The Geography of Mythology
With no advanced scientific knowledge at their disposal, ancient civilizations were forced to use their imaginations to explain the world around them. Their polytheistic religions often mirrored and explained the characteristics of their environment. If their habitat was harsh and merciless, ancient humans would most likely apply those traits to their gods. Likewise, if their land was plush and bountiful, the gods were thought to be kind and benevolent. Aside from giving meaning to the nature of their environment, man also used myths to answer other questions.
Early humans used their simplistic polytheistic religions, known as animism, to explain the world around them. For example, according to Chinese legend, Pan-Gu was the creator of the universe. Pan-Gu was born as a dwarf from the "cosmic egg." The lower half of this egg formed Earth, or Ying, and the upper half formed the heavens, or Yang. For 13 years Pan-Gu grew ten feet a day, separating the eggshell halves as he increased in size. Finally, he split apart. His eyes flew into space to become the sun and moon, his head split into four sacred mountains, his blood collected on Earth to form oceans and rivers, his hair became the grasses and trees, his breath blew across the land as wind, his sweat fell to Earth as rain, and his voice shook the ground as thunder. According to this myth, Pan-Gu's fleas became the ancestors of the human race.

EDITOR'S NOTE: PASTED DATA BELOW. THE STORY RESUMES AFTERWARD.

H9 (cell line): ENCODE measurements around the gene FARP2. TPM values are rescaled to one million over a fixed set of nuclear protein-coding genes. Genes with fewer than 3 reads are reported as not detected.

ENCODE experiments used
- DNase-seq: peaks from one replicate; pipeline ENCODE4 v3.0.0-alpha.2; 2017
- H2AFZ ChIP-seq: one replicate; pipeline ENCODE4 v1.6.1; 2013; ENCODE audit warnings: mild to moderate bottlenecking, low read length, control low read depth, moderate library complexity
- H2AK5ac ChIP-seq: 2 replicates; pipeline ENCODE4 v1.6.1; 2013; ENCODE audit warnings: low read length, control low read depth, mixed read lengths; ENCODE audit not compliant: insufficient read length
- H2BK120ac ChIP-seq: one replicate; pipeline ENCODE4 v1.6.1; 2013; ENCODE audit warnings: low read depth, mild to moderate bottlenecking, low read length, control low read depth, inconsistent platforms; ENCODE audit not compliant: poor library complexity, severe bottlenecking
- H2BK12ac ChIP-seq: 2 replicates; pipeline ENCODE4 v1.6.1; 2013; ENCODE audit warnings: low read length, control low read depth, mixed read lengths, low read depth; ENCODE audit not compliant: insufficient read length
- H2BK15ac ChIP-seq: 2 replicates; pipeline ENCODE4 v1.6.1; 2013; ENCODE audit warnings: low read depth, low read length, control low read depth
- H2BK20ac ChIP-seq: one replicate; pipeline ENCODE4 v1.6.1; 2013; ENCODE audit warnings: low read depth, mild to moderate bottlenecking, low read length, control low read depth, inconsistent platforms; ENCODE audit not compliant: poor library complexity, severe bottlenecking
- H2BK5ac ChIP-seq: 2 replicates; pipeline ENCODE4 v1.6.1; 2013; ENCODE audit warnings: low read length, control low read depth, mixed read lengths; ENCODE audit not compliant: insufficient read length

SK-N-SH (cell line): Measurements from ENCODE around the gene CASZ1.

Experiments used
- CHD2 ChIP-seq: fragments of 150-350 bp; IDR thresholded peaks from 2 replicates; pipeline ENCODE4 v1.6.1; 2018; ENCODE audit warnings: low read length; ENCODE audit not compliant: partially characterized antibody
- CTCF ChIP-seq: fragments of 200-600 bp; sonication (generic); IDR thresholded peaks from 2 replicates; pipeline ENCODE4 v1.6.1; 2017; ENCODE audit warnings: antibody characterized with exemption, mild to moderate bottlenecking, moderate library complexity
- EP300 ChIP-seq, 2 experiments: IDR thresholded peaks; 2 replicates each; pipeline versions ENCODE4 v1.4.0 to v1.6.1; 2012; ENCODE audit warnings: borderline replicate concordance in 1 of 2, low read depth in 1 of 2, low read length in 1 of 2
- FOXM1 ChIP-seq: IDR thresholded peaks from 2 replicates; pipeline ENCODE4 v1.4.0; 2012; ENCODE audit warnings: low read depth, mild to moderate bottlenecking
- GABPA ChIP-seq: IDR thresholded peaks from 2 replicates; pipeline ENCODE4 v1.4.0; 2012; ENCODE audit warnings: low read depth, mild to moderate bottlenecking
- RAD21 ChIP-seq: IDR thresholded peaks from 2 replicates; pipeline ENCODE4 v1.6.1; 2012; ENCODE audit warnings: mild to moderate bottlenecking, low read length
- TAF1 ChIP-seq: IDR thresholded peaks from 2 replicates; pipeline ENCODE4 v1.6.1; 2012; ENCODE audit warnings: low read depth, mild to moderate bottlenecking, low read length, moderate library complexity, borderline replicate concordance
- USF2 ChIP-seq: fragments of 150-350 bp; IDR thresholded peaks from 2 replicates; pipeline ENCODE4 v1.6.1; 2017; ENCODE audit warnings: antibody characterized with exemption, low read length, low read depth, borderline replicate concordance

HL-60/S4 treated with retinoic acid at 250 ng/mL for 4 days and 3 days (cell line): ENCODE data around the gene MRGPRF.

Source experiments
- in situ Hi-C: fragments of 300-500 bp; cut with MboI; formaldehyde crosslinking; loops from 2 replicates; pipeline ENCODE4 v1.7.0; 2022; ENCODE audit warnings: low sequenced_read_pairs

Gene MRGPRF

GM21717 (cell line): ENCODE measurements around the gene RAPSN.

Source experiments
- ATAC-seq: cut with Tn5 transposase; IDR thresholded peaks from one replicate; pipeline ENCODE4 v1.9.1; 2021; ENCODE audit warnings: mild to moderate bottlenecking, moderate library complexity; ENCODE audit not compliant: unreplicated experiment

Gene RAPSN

In order to feel a sense of belonging, connect with nature, and understand the world around them, ancient civilizations created polytheistic religions. These religions created gods that were often the personification of nature, deified. By giving nature god-like characteristics, humans of the ancient world were able to feel as if they could control nature by worshipping, praying to, or appeasing it.